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Outsiders vs. Insiders: Gerrymandering is latest Democrat ploy to delegitimize the system

Much of America breathed a sigh of relief last January 20 when Barack Obama boarded Executive One and took off for his final aerial tour of the nation’s capital having been succeeded as president moments earlier by Electoral College winner Donald Trump.

The inauguration day crowd cheered and jeered as the helicopter flew overhead knowing it was a final official Eric Holdergoodbye for the man who tainted America so drastically over the course of his eight contentious years in office.

Many of the Trump-supporting onlookers also realized Obama and the former first lady unfortunately weren’t leaving permanently, merely relocating their residence a few short blocks away from the White House. The “retired” first couple explained they needed to stay in the Washington area a little longer while their youngest daughter finished up her schooling days at a nearby expensive and elite private school.

But the real motivation for the Obamas’ remaining behind was to finish their mission to inalterably transform America. Only they no longer would be overtly directing the destruction from behind the soundproof doors of the Oval Office. They’d now be performing the operations under the guise of shelter groups like the one headed by former Attorney General Eric Holder, organizations whose intent was to cause internal disruptions that would shed doubt not only on President Trump’s election, but also on the legitimacy of the entire political system.

These leftist shadow consortiums were created to file lawsuits and conduct public relations campaigns to discredit anything associated with the traditional American beliefs of those who revere the Constitution and America’s time-tested institutions.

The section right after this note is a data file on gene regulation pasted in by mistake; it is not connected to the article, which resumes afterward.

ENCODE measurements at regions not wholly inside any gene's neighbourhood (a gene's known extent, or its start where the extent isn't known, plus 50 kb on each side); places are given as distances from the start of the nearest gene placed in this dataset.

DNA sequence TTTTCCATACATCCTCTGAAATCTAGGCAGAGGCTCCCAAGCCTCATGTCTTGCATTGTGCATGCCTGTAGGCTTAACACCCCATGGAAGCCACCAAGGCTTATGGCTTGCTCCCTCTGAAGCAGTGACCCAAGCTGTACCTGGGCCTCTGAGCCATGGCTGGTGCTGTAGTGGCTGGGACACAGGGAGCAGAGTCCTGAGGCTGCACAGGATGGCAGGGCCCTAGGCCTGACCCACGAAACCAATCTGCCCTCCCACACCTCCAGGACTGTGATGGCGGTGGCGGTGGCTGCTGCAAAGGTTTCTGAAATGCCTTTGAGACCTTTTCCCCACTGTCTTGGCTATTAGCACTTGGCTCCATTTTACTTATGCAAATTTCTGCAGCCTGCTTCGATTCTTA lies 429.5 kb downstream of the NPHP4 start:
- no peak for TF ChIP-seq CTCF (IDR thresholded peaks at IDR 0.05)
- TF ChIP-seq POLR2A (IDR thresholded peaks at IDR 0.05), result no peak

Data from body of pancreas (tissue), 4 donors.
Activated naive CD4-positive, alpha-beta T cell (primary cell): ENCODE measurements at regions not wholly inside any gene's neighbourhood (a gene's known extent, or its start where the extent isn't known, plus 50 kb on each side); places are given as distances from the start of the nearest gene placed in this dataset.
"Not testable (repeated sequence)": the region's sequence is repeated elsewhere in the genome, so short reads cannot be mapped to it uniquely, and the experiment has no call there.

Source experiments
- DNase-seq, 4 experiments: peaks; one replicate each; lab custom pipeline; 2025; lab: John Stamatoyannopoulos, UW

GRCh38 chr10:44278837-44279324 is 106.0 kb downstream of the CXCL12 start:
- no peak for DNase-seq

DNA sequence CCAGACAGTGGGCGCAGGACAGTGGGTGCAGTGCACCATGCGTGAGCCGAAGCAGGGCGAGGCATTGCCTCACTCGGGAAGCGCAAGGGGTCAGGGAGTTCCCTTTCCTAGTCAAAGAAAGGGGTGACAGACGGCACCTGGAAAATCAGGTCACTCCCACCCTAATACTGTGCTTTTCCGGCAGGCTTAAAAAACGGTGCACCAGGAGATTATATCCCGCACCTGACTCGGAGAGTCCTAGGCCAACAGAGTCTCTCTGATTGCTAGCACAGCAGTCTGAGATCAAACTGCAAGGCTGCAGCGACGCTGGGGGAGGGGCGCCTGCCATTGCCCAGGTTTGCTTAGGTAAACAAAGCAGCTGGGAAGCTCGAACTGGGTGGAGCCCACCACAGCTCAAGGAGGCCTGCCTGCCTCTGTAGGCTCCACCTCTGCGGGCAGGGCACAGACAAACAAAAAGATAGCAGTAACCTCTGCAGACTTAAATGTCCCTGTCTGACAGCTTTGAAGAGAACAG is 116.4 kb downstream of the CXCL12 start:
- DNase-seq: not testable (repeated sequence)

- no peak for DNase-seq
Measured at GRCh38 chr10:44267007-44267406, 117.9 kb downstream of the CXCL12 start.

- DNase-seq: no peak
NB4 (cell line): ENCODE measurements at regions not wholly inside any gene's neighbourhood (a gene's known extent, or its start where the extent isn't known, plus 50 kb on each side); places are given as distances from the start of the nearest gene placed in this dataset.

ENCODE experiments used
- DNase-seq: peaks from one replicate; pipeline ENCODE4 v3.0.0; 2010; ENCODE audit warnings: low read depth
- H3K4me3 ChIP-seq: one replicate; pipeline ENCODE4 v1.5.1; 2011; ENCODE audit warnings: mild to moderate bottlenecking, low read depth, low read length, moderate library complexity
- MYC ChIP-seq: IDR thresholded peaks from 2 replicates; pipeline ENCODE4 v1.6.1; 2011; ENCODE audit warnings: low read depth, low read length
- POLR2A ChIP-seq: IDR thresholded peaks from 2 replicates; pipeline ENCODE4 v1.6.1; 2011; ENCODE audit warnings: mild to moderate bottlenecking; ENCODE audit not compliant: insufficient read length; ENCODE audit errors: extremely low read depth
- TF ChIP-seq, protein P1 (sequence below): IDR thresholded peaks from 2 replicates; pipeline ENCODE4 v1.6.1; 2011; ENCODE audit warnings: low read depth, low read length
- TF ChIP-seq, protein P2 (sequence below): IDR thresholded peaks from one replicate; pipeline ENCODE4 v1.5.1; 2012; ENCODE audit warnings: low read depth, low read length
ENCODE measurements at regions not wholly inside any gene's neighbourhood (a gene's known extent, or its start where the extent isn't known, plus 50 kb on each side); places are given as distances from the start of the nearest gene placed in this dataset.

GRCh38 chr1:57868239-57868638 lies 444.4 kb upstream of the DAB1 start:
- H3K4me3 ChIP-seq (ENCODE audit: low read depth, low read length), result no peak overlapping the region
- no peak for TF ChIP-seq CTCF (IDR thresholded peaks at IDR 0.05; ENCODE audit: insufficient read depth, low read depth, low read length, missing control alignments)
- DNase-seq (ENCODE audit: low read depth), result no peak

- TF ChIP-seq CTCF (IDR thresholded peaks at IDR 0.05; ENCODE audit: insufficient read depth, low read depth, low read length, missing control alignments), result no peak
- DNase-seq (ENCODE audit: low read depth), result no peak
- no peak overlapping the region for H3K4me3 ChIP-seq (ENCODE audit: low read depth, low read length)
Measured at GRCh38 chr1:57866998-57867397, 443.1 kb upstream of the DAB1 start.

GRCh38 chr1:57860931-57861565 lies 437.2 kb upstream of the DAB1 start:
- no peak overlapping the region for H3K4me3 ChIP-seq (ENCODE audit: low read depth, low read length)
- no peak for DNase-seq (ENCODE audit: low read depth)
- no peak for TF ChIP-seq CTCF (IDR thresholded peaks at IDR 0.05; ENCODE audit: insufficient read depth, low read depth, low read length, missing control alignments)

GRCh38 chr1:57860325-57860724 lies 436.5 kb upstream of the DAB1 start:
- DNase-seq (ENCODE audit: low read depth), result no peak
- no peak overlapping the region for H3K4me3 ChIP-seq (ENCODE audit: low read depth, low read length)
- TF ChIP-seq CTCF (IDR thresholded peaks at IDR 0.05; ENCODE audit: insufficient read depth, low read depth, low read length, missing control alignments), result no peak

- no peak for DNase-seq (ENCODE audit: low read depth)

One such legal suit was argued last week when the Supreme Court heard the gerrymandering case of Gill v. Whitford, a complaint designed to win through the judicial system what the Democrats couldn’t secure at the ballot box over the past ten years.

Of course the leftist movers argued the Republicans’ actions drove them to it.

Obama buddy Eric Holder wrote last week in the Washington Post, “The National Democratic Redistricting Committee that I chair was created to oppose unfair Republican redistricting tactics and to ensure that voters will be able to choose their representatives rather than politicians choosing their voters. If we are successful before and after the 2020 Census and during the next redistricting cycle, elections will be decided on the basis of political philosophies and platforms — not the ability to draw maps.

“If there are legal cases to be made, we will file lawsuits. But we will also focus our efforts on the more than three-dozen gubernatorial elections and hundreds of legislative races that will determine whether Republican politicians will be able to rig the maps again, following the Census in 2020. And we will support ballot initiatives in states that reform the redistricting process to create mechanisms that ensure fairly drawn voting districts.”

Sounds great, doesn’t it? What a solid sounding effort from a bunch of upstart Americans bent on making sure the concept of one person, one vote does not perish from the earth. As everyone knows Holder is also heavily engaged in efforts to shoot down any type of voter-ID laws that require people to prove they’re actually legal citizens before they gain access to the voting booth.